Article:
If you’ve seen and shared social media posts showing photos of wild animals reappearing in nature and around quarantined cities as humans stay at home amid the COVID-19 pandemic, we’re sorry to tell you this, but they’re not real.
A recent article published by National Geographic debunked a few of the viral posts, namely the tweets about swans and dolphins seemingly enjoying the canals of Venice and elephants getting drunk on corn wine in a Chinese village.
Apparently, swans often flock towards the canals of Burano, a small island in Venice, and is not because of the absence of humans due to the quarantine. The dolphins allegedly spotted along the same Venetian canals are also fake — they were filmed at a port in Sardinia in the Mediterranean Sea, miles and miles away from where the tweet claims the dolphins were found.
Here’s an unexpected side effect of the pandemic – the water’s flowing through the canals of Venice is clear for the first time in forever. The fish are visible, the swans returned. pic.twitter.com/2egMGhJs7f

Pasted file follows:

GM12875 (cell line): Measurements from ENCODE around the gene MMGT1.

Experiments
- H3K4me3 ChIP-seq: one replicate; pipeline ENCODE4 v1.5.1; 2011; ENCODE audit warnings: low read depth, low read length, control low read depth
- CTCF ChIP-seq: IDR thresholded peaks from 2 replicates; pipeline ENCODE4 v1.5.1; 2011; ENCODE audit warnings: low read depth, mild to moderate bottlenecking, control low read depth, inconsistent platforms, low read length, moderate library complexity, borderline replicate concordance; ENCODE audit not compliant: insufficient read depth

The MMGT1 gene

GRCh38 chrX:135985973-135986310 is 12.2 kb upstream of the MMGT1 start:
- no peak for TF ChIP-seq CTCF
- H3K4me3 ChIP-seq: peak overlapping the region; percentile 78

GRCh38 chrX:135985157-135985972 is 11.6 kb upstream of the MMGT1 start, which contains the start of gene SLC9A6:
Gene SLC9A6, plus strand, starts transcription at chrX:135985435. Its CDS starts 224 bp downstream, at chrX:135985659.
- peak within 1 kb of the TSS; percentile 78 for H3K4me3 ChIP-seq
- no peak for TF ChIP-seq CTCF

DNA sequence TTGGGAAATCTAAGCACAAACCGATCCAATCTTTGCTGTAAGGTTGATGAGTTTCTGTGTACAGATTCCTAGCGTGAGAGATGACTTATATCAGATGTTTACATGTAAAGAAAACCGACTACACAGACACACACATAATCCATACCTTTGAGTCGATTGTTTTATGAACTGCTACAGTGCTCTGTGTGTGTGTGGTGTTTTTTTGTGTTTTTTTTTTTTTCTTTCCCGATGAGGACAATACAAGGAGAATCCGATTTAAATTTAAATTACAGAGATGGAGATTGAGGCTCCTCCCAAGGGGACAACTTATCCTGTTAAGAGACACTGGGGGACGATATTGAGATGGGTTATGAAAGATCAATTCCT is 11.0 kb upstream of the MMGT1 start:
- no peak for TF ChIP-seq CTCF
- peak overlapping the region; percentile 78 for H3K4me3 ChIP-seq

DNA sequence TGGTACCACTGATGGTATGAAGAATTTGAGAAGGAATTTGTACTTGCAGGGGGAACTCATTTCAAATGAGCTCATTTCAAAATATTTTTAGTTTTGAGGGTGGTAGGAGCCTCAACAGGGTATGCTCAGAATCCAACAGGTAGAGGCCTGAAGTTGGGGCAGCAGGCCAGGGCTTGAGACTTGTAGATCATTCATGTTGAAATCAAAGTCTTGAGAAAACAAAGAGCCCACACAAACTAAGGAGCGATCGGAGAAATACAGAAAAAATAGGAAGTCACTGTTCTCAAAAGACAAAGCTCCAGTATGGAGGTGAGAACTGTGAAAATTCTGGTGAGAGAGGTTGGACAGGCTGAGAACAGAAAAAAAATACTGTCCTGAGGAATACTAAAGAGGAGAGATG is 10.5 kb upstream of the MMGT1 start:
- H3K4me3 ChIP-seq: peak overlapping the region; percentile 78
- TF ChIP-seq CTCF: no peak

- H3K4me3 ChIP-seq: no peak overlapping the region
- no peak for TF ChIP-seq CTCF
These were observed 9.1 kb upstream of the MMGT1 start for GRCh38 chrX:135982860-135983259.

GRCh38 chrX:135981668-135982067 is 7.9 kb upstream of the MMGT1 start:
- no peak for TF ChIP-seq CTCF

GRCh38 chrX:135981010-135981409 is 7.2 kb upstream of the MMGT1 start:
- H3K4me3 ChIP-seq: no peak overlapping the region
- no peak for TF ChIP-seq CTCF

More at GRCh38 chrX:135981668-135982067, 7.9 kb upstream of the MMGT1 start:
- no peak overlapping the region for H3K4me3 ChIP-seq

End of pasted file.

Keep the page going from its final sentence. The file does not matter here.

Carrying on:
— Kaveri ?? (@ikaveri) March 16, 2020
Venice hasn’t seen clear canal water in a very long time. Dolphins showing up too. Nature just hit the reset button on us pic.twitter.com/RzqOq8ftCj
— Gianluca De Santis (@b8taFPS) March 17, 2020
Meanwhile, a Chinese news site also debunked the story that elephants “passed out” after drinking corn wine in the tea fields of Yunan province, though they did confirm that elephants passed through the province recently. However, it’s unclear whether these were the same elephants pictured in the tweet.
While humans carry out social distancing, a group of 14 elephants broke into a village in Yunan province, looking for corn and other food. They ended up drinking 30kg of corn wine and got so drunk that they fell asleep in a nearby tea garden. ? pic.twitter.com/ykTCCLLCJu
— Corono she better don’t (@Spilling_The_T) March 18, 2020
According to the main poster of the tweet about the swans, she was unaware that the creatures regularly appeared along the canals even before the pandemic started.
“The tweet was just about sharing something that brought me joy in these gloomy times,” she told National Geographic. She never expected it to go viral, or to cause any harm. However, she hasn’t deleted the post and doesn’t seem to plan to do so in the near future, calling her days of fame online as a “personal record.”
It just goes to show that we really have to be wary of what we say and share on social media.
What are your thoughts about this? Tell us in the comments below.
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